June 2020 System Quality Number® Report The SQN® Report By, Van K. Tharp, Ph.D.

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There are numerous ETFs that track everything from countries, commodities, currencies, and stock market indices to individual market sectors. ETFs provide a wonderfully easy way to discover what’s happening in the world markets. I apply a version of my System Quality Number® (SQN®) score to measure the relative performance of numerous markets in a world model.

The Market SQN score uses the daily percent change for input over a 100-day period. Typically, a Market SQN score over 1.47 is strongly bullish and a score below -0.7 is very weak. The following color codes help communicate the strengths and weaknesses of the ETFs in this report:

  • Dark Green: ETFs with very strong Market SQN scores > 1.47.
  • Light Green: ETFs with strong Market SQN scores (0.70 to 1.47).
  • Yellow: ETFs with slightly positive Market SQN scores (0 to 0.70). These are Neutral/Sideways.
  • Brown: ETFs with slightly negative Market SQN scores (0 to -0.7).
  • Red: Very weak ETFs that earn negative Market SQN scores (< -0.7).

This is basically the same rating scale that we use for the Market SQN Score in the Market Update. The world market model spreadsheet report below contains a cross-section of currently available ETFs; excluding inverse funds and leveraged funds. In short, it covers equity markets around the globe, major asset classes, equity market segments, industrial sectors, and major currencies.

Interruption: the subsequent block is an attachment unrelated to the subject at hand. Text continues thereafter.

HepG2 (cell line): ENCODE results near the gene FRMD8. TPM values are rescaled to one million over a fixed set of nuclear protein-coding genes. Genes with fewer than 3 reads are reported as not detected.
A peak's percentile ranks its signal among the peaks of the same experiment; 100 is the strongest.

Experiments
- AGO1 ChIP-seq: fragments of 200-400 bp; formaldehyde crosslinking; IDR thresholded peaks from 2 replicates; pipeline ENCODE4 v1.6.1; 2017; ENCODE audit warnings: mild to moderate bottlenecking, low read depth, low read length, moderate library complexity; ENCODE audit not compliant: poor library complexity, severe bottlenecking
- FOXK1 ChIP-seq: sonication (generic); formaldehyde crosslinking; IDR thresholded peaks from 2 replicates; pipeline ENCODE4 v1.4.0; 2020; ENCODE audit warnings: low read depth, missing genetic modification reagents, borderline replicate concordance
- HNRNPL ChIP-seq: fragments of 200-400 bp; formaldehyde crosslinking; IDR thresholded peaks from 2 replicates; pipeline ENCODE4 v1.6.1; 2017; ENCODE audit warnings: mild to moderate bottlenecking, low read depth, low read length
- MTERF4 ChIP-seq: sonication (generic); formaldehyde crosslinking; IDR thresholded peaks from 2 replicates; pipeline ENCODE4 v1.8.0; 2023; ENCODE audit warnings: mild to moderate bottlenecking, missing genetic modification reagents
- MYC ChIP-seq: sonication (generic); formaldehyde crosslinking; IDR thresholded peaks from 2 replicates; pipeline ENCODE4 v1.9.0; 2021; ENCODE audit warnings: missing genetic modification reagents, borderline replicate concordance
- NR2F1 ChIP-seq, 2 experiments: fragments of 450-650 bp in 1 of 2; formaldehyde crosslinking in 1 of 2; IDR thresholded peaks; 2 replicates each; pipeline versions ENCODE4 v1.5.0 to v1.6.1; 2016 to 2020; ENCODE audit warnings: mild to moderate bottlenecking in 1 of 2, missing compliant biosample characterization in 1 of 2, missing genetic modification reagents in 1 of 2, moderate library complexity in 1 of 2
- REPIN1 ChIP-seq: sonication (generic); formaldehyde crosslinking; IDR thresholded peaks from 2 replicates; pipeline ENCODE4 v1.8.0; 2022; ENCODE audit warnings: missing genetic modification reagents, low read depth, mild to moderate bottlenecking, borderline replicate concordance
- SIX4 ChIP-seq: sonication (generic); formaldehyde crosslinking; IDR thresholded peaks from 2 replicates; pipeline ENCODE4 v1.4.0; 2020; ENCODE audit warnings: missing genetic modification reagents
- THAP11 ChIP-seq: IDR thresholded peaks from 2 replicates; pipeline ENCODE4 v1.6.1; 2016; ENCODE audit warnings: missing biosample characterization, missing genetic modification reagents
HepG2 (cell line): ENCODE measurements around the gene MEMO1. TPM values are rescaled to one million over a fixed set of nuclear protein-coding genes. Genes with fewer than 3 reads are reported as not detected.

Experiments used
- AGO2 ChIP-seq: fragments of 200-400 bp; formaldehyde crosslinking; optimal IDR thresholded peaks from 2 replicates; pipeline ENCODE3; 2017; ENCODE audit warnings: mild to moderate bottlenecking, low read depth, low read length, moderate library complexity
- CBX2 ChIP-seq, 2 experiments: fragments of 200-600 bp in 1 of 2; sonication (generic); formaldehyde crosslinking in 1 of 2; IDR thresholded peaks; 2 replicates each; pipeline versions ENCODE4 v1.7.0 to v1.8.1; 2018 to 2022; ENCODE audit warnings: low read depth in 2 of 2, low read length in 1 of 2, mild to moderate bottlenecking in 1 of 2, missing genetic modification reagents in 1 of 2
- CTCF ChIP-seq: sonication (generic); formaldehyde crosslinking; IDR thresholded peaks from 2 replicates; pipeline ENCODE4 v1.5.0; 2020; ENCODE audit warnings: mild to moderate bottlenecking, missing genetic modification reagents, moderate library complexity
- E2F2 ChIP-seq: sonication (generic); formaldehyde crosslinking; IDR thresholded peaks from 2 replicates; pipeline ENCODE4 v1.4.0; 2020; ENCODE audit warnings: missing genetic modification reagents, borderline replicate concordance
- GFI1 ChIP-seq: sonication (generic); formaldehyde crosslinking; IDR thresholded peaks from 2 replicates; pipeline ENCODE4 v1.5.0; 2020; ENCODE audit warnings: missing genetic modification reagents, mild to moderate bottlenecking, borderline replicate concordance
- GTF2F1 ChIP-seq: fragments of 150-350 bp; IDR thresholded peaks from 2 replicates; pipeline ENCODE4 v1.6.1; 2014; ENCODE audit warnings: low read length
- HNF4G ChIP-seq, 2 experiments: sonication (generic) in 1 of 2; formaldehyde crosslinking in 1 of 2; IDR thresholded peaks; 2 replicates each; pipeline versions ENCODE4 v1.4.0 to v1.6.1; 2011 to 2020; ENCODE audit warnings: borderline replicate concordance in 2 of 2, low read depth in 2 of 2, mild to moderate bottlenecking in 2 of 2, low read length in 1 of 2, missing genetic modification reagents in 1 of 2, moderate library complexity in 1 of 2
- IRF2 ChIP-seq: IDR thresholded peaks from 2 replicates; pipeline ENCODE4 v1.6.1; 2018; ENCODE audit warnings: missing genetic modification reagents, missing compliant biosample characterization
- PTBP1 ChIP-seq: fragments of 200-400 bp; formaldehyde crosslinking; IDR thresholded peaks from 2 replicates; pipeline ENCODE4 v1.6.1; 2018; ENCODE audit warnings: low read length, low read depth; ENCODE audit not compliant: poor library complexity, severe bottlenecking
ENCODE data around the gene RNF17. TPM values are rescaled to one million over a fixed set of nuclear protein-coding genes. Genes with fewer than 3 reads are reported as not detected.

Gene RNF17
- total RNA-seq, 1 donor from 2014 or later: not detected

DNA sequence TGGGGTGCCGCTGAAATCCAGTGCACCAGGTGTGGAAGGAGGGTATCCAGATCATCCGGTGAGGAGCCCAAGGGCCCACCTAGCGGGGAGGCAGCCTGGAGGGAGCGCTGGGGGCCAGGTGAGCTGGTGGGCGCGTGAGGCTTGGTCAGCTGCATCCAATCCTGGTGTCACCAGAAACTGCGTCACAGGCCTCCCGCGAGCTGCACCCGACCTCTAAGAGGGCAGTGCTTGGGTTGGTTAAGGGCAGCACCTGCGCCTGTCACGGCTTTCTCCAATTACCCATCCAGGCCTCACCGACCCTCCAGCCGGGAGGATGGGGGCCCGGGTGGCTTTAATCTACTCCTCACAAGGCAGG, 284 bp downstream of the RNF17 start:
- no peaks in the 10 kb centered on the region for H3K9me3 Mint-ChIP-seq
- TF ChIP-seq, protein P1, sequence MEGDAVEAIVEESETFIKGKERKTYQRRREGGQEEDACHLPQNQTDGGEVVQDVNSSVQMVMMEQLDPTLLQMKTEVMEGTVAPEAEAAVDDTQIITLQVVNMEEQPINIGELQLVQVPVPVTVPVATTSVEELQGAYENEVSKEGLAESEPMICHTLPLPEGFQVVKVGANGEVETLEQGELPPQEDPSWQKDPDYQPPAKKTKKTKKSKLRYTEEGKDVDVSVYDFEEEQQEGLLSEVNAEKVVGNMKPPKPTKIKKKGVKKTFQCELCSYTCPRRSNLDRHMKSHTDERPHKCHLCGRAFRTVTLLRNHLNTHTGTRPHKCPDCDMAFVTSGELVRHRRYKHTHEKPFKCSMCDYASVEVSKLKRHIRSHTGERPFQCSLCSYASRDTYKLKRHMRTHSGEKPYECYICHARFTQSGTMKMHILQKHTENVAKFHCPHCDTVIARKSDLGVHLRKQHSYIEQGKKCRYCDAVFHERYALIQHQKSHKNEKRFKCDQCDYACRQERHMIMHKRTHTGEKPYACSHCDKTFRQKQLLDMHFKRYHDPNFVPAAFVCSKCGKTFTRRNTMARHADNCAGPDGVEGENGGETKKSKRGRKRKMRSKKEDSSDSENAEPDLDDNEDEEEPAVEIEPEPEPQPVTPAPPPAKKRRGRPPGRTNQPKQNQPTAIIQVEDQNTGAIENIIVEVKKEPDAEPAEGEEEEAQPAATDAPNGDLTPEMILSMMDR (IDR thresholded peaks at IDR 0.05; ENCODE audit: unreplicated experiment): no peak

World Market Summary — Equities & Currencies

Each month we look at the equities markets across the globe by segment, region, and sector.

We’ve added a section with a few categories I see promoted all the time as the hot new areas. This month, all of them are either bear or neutral. The strongest symbol is artificial intelligence and robots but AI isn’t that strong so the strength must be in robots.

In January and for much of February, the equity markets made a huge move upward and became mostly green after being neutral last year. Then COVID-19 hit – and today the chart looks as brown/red as I have ever seen it. And that’s despite the runup in the US Markets for the past month.

The entire equities and currencies table below has two greens. Volatility is high and that makes sense. The Swedish Krona is strong also, however, that doesn’t match the data we just saw on SEK. This difference might have to do with a quirk in the price data.

The US Dollar moved from bullish to slightly bearish. Compared to other countries, the US Dollar doesn’t look so bad in spite of the huge bailout packages and Fed buying programs.

This month, only the Swedish Krona is green, however, the Swedish Krona / USD chart doesn’t seem like it would have an SQN over 2.0. In addition, we are missing data on the Brazilian Real. The Yen, Swiss Franc, US Dollar and BTC are all neutral. The Indian Rupee is strongly bearish and a lot of other currencies are bearish too including 1) the British Pound, 2) the Canadian Dollar; and 3) Yuan.